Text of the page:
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Conservation Status and Research on the Fabulous Green Sphinx of Kaua'i, Tinostoma smaragditis (Lepidoptera: Sphingidae), Including Checklists of the Vascular Plants of the Diverse Mesic Forests of Kaua'i, Hawai'i
|Title:||Conservation Status and Research on the Fabulous Green Sphinx of Kaua'i, Tinostoma smaragditis (Lepidoptera: Sphingidae), Including Checklists of the Vascular Plants of the Diverse Mesic Forests of Kaua'i, Hawai'i|
|Date Issued:||Jan 2000|
|Publisher:||University of Hawai'i Press|
|Citation:||Heddle ML, Wood KR, Asquith A, Gillespie RG. 2000. Conservation status and research on the Fabulous Green Sphinx of Kaua'i, Tinostoma smaragditis (Lepidoptera: Sphingidae), including checklists of the vascular plants of the diverse mesic forests of Kaua'i, Hawai'i. Pac Sci 54(1): 1-9.|
|Abstract:||In 1895, a moth was captured in a mountain home in Makaweli,
Kaua'i, that would captivate and elude entomologists for the next century. Tinostoma
smaragditis (Meyrick), aptly nicknamed the "Fabulous Green Sphinx
of Kaua'i" is a stunningly beautiful moth with green wings and thorax, pale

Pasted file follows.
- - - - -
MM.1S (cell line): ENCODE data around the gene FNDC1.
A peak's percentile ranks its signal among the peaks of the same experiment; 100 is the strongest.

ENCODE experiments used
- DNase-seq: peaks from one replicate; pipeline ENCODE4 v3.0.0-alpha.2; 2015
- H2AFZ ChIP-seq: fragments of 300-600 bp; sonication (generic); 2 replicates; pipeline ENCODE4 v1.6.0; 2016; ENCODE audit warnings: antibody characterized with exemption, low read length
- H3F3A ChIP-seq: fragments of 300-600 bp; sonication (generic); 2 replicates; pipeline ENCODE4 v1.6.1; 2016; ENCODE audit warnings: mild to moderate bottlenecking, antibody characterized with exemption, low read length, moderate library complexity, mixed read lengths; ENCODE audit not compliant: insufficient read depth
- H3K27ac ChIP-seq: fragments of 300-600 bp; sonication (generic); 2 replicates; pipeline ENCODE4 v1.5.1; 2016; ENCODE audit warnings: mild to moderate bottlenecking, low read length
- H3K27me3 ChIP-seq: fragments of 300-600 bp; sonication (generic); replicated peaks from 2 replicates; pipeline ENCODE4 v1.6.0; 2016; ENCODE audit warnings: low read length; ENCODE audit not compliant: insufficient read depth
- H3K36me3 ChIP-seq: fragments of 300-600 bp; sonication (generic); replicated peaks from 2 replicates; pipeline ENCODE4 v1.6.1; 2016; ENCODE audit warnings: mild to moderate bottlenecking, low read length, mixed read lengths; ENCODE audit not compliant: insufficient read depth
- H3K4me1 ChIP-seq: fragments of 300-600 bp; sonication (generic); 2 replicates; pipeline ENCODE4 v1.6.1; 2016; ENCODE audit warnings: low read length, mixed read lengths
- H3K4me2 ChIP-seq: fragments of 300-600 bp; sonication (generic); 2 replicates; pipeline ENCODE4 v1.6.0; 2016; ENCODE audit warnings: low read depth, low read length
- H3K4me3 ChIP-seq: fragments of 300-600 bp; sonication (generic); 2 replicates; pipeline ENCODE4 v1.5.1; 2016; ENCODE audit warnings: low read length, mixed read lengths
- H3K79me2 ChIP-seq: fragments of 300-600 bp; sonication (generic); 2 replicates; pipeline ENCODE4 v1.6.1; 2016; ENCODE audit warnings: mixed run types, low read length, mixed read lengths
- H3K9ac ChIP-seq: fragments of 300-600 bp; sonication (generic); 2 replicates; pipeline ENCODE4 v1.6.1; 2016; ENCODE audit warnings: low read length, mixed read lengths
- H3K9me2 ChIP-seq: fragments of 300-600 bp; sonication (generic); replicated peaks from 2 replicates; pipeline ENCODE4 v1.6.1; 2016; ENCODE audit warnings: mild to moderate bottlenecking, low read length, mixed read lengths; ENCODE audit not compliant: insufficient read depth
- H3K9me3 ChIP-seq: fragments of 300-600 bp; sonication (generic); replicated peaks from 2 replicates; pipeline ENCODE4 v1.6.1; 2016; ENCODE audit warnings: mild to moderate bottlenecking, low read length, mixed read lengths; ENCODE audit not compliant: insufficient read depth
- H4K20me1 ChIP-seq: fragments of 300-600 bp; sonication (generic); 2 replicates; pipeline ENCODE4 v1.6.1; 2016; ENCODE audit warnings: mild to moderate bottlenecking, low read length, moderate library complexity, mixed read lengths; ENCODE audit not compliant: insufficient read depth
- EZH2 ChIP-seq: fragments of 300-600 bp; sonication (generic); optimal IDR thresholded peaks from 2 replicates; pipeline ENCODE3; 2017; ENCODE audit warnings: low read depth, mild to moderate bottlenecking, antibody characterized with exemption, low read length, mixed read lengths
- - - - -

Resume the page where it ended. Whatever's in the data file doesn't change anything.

brown hind wings, and orange antennae. Eighteen individuals are known to
have been collected on Kaua'i. However, despite extensive searches in areas
around Koke'e, all the specimens discovered until the 1990s were incidental
catches, and the natural habitat and host plant of the moth remained unknown.
This study describes the results of extensive searches of the diverse mesic forests
with the aim of establishing range, habitat, and host-plant associations of the
Fabulous Green Sphinx. In February 1998 a male T smaragditis was attracted
to a mercury vapor light set up in the diverse mesic forest. Subsequently, one
other specimen was collected in a similar habitat type on another part of the
island. However, the host plant of the moth remains unknown. In this paper
we provide a history of collections, a summary of known biology, and a guide
to potential host plants, including checklists of vascular plants found in the diverse
mesic forests of two locations where T smaragditis was found, Kalalau
and Mahanaloa Valleys on Kaua'i.
|Appears in Collections:||
Pacific Science Volume 54, Number 1, 2000|
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